Crushed sugar cane pulp remains the most used source of renewable energy, with wind and solar hot on its tail.
The dry, pulpy residue known as bagasse is burned for fuel and was the largest source of renewable energy in 2018/19 at 23 per cent.
That's despite a nine per cent decline.
Bagasse is used by sugar mills to be largely self-sufficient, with the sugar by-product generating electricity and steam to power factories.
Wind made up 16 per cent of renewable energy consumption, followed by hydro at 14 per cent and solar panels with 13 per cent.
Renewable energy consumption lifted five per cent over the financial year due to strong growth in solar and wind.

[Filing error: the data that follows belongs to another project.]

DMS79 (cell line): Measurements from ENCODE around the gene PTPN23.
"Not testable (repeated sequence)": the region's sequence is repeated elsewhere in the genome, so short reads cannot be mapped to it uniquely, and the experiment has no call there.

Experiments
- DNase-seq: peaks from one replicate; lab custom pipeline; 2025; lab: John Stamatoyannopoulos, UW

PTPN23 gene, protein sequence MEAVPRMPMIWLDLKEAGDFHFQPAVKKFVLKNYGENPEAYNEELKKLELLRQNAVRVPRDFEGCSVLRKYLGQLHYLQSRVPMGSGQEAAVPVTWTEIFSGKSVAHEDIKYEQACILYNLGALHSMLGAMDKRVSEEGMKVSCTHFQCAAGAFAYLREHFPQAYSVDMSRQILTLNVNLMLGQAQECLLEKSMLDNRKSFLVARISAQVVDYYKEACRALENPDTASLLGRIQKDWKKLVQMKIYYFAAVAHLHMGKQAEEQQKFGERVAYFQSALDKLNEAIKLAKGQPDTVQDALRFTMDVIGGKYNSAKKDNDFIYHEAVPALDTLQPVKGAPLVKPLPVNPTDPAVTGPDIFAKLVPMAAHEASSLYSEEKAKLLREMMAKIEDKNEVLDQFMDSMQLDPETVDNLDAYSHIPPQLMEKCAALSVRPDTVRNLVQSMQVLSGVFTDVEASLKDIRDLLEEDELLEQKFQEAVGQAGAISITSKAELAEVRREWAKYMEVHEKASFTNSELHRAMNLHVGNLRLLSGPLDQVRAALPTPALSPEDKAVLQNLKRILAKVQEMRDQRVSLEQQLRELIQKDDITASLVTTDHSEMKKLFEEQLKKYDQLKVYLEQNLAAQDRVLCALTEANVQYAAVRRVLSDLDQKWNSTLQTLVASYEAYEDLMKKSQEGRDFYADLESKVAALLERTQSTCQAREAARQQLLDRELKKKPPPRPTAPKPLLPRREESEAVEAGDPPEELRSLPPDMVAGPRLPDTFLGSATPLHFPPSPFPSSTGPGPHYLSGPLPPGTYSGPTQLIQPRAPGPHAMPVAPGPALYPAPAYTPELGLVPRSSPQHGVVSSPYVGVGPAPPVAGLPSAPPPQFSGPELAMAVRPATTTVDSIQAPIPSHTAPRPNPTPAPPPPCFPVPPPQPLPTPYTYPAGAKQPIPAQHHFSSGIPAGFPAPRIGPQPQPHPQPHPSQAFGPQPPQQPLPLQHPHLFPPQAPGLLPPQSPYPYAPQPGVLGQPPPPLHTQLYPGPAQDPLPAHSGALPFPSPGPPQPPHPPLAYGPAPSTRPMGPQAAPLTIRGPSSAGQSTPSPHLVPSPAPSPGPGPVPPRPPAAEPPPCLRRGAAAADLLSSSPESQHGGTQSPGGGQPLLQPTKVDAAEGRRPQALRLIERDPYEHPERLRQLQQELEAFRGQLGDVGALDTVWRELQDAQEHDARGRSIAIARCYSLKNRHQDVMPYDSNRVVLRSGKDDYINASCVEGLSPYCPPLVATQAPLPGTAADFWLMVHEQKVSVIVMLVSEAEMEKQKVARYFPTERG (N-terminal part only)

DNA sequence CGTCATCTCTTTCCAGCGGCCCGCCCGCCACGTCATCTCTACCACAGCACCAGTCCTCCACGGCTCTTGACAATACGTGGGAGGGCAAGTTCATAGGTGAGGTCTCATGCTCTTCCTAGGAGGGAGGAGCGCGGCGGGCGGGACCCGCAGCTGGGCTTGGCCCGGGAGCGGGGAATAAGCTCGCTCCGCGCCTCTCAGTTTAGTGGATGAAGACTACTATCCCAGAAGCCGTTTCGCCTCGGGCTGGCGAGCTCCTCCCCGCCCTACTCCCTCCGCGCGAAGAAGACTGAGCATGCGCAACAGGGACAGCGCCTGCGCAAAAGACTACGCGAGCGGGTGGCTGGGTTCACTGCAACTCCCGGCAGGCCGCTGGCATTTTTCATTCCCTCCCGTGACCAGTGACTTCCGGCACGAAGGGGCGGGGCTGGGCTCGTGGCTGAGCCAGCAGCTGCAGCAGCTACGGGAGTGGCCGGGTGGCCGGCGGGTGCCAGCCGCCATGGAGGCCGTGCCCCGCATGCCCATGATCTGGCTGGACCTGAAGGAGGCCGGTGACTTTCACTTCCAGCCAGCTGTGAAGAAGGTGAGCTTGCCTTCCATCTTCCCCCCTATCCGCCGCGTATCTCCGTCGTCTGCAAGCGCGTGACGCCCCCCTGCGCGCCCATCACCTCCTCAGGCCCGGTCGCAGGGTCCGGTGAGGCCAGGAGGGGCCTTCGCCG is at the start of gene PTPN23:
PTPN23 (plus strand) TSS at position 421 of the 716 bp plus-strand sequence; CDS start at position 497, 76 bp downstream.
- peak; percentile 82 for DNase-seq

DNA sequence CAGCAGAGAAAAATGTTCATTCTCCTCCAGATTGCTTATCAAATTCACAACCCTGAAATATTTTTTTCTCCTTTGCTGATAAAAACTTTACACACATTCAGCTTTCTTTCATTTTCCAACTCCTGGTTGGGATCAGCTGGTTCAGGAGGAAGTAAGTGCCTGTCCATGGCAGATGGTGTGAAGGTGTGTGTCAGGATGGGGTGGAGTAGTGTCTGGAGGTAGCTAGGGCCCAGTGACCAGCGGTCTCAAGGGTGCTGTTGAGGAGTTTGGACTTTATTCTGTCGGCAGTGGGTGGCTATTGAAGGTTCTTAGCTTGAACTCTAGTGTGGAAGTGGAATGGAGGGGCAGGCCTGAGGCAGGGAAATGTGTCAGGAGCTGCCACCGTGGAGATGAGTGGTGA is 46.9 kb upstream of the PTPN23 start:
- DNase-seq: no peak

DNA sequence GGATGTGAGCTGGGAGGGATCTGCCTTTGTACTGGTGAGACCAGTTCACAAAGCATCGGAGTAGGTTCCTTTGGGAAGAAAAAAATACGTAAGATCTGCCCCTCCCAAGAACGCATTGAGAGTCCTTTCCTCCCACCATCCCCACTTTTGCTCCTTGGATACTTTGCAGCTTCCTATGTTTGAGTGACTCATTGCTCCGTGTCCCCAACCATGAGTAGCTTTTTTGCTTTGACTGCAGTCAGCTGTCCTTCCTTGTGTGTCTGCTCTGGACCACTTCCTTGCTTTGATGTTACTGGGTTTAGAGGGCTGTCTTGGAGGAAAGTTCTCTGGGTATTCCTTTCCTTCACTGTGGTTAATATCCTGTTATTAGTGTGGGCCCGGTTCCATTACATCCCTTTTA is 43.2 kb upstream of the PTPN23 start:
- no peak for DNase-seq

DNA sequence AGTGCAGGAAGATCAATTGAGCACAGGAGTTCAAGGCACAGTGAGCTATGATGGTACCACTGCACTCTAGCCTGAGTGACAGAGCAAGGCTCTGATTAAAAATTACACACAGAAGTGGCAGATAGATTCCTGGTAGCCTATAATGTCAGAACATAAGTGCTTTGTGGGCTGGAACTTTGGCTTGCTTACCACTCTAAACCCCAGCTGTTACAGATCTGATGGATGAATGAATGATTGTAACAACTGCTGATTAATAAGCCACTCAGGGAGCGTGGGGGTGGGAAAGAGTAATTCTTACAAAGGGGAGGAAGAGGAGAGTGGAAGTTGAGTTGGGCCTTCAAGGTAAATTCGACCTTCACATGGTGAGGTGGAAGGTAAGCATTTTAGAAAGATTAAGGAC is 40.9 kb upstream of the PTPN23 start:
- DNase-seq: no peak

The latest Australian Energy Update released on Friday shows renewables made up more than six per cent of total energy consumption, behind oil, coal and gas.
Oil topped the list at about 39 per cent, while coal amounted for 29 per cent.
Coal consumption fell two per cent in 2018/19, due to coal-fired electricity generation being displaced by renewables.
Natural gas accounted for 26 per cent of energy consumption.
Gas consumption was up two per cent, with increased use at LNG plants to support the expansion of exports.
Transport was the biggest user of energy followed by electricity supply, manufacturing and mining.
Energy Minister Angus Taylor used the data to praise the government's plan to expand the gas industry.
In terms of electricity generation, fossil fuels made up about 80 per cent, with renewables the remainder.
Natural gas-fired generation fell two per cent over the period, making up 20 per cent of Australia's electricity generation.
However, it rose again in the latter half of 2019 because of LNG production and export.